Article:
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Brisbane Carmelite Sisters sacrifice daily Mass “to be in solidarity with everyone else”

Happy sacrifice: The Carmelite Sisters in Ormiston in their choir loft where they normally sit for Mass. The community has decided to forgo daily Mass to be spiritually united with Catholics who cannot go to Mass because of the pandemic. Photo: Emilie Ng.

BRISBANE’S small community of cloistered nuns have chosen to sacrifice daily Mass in their chapel so they can be united with Catholics who cannot attend Mass because of the COVID-19 crisis.

Since the closure of churches in the Archdiocese of Brisbane on March 23, the Carmelite Sisters in Ormiston have forgone their daily Mass to be in solidarity with their fellow Catholics.

Prioress Sr Moira Kelly said the community of 15 sisters, including seven over the age of 80, and one visiting Carmelite, would not have a Mass in their chapel, the first time in their 93-year history, as long as Catholics were unable to frequent the sacraments.

It is a huge loss for the Carmelite community, who regard the Mass as the high point of their contemplative religious life and from where the Sisters find the strength to live their radical life of poverty, obedience and chastity.

Sr Moira said the Sisters were offered a priest to say daily Mass, but decided against it as it would pose a health risk for both the priest and their ageing sisters.

“But the main reason why the Sisters prefer not to is to be in solidarity with everybody else,” Sr Moira said.

“We’re all in this together.”
Instead the Carmelite Sisters are doing what millions of Catholics worldwide can only do, participating spiritually in a live-stream Mass, which on Sundays is the 8am Mass of Lismore Bishop Greg Homeming, a fellow Carmelite.

During the week the Sisters still have access to consecrated hosts that were placed in a ciborium prior to the closure of churches.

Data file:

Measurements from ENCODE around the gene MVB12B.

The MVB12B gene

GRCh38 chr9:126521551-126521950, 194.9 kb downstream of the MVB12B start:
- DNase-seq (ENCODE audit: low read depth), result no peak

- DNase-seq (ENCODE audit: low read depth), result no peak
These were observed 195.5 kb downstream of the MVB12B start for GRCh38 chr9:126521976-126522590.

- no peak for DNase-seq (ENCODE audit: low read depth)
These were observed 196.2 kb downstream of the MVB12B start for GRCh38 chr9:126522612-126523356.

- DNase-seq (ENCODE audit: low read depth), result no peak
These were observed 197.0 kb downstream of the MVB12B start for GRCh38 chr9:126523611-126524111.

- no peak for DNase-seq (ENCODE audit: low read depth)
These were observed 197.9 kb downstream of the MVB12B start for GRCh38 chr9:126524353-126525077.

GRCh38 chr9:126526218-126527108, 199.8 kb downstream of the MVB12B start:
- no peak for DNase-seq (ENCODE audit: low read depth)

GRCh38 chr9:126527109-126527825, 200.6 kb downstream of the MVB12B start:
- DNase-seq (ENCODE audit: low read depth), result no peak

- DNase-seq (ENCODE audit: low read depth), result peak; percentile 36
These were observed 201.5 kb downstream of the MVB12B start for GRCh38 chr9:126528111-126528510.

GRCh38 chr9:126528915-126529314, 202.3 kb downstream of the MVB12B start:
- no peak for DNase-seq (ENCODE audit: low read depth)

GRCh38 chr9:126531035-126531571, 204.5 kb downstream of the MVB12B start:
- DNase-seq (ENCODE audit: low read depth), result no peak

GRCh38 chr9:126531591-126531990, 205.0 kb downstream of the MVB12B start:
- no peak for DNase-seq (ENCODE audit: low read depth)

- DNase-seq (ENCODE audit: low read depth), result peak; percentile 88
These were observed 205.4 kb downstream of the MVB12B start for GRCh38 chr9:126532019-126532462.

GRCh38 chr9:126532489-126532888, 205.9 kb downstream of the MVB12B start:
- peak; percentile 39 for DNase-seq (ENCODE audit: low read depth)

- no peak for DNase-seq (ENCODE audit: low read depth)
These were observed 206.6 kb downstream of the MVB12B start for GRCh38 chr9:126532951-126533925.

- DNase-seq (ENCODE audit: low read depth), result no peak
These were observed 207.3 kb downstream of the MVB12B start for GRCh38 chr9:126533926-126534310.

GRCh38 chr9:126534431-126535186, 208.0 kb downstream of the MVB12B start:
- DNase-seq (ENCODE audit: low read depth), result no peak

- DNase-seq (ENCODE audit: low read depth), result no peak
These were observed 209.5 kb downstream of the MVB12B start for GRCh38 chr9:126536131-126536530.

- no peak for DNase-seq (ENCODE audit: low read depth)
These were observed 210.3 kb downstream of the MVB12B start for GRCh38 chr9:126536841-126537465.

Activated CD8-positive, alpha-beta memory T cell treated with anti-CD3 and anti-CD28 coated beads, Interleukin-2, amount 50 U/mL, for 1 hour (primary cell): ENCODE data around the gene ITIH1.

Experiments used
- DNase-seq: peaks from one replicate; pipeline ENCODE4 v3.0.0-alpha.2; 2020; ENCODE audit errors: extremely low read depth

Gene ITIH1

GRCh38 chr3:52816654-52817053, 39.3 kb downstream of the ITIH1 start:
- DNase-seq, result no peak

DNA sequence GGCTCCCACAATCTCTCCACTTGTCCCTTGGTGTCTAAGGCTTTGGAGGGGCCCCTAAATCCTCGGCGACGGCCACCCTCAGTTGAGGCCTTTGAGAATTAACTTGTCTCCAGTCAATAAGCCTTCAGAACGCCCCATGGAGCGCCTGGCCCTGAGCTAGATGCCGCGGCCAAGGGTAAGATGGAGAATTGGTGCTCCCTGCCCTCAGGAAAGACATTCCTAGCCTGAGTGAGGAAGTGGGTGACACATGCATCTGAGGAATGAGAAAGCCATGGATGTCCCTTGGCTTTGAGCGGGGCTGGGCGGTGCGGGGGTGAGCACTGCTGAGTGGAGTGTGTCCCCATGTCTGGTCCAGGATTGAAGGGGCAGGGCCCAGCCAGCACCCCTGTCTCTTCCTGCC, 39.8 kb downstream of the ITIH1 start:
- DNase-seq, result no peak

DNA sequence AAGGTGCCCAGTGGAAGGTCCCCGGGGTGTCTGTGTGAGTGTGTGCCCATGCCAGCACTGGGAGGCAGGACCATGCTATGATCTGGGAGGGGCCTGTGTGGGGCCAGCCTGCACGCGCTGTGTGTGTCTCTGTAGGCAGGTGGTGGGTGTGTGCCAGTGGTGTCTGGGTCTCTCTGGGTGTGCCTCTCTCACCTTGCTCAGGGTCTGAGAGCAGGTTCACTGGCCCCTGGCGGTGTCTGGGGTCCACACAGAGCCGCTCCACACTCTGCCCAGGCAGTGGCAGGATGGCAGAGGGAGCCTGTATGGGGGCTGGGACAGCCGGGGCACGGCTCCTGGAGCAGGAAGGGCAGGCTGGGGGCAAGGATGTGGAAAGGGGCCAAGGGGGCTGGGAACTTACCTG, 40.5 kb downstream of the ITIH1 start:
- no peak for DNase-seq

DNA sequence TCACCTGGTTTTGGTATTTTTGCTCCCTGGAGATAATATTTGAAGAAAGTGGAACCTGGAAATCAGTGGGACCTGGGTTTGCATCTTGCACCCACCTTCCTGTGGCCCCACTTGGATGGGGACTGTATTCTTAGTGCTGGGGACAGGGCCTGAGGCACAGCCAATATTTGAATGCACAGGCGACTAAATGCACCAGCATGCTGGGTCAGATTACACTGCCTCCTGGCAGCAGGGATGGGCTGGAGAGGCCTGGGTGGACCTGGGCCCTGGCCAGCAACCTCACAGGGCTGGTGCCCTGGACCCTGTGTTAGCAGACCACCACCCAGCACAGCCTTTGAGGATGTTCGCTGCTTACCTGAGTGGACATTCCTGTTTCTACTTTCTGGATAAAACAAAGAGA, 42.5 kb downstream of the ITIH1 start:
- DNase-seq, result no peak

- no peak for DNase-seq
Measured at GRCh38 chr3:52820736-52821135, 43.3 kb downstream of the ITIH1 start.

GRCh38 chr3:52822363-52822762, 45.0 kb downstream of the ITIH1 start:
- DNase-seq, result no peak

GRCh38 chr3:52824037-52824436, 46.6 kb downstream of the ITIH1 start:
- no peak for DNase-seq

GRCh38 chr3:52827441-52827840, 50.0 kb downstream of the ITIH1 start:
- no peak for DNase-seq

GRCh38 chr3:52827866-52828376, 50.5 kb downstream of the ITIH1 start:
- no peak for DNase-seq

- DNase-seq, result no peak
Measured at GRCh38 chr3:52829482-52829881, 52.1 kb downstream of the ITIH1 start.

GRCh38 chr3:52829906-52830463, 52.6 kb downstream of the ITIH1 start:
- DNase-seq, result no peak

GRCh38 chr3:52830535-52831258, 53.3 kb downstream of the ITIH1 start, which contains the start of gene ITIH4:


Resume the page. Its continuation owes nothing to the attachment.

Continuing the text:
This means in lieu of their daily Mass, the Sisters pray the Liturgy of the Word and receive communion from their supply of stored hosts.

It’s no replacement but the Sisters are content with sacrificing the Mass to be in spiritual hunger like everyone else.

“We’re happy to be in solidarity with all the people who can’t even have communion,” Sr Moira said.

The Sisters continue to pray the Liturgy of the Hours seven days a week.

“In that sense our liturgy goes on even apart from the Mass, the liturgy where we’re uniting ourselves with the needs of all the people in the world,” Sr Moira said.

Sr Moira said the community was remaining vigilant about health and safety precautions to protect their older sisters, three in their 90s and four in their 80s.

“These are the ones who kept our community going and now they can’t do things anymore,” Sr Moira said. 

“We’ve had to wrap the Sisters up in cotton wool or we could lose half our community, easily.”

While the cloistered Sisters feel “right at home” with self-isolation and social distancing measures, their contact with the outside world has quietened significantly.

The amount of mail from the outside world has dropped, the phone is ringing less, their doorbell isn’t getting much use, and even their shopping is being done by generous friends of the community, sometimes almost daily.

“So in that sense it’s even better for us,” Sr Moira said.

With no chances to leave the convent even for food, the Sisters have looked to their garden to provide their daily bread.

The Sisters have already planted numerous vegetables including carrots, cabbages, cauliflowers, broccoli, spring onions, beans, bok choy and sweet potato.

The quieter pace of the convent has also heightened the one thing that the contemplatives aim for –  silence.

Sr Moira said a nurse caring overnight for the elderly Sisters commented on the beauty of the newfound silence in the convent.

“She said, “I don’t know if I’m going to get to heaven when I die, but I’ve had a little experience of heaven right here,” Sr Moira said.

Sr Moira said the COVID-19 crisis was a “perfect occasion for actually being still and being silent, and thinking about the things of God”.

“There’s an opportunity here we don’t want to miss, in the silence, entering within,” Sr Moira said.

“I keep saying to the sisters, because it’s all about ‘Stay at home’, but we have God living within us – that’s home. 

“We have to enter even deeper within ourselves, ‘Remain in me, remain in my love’ the scripture says. 

“If people could just think about that and just get to know who’s within them. 

“People are never alone and God wants us to be there with Him, He is our companion. 

“We need never be lonely.”

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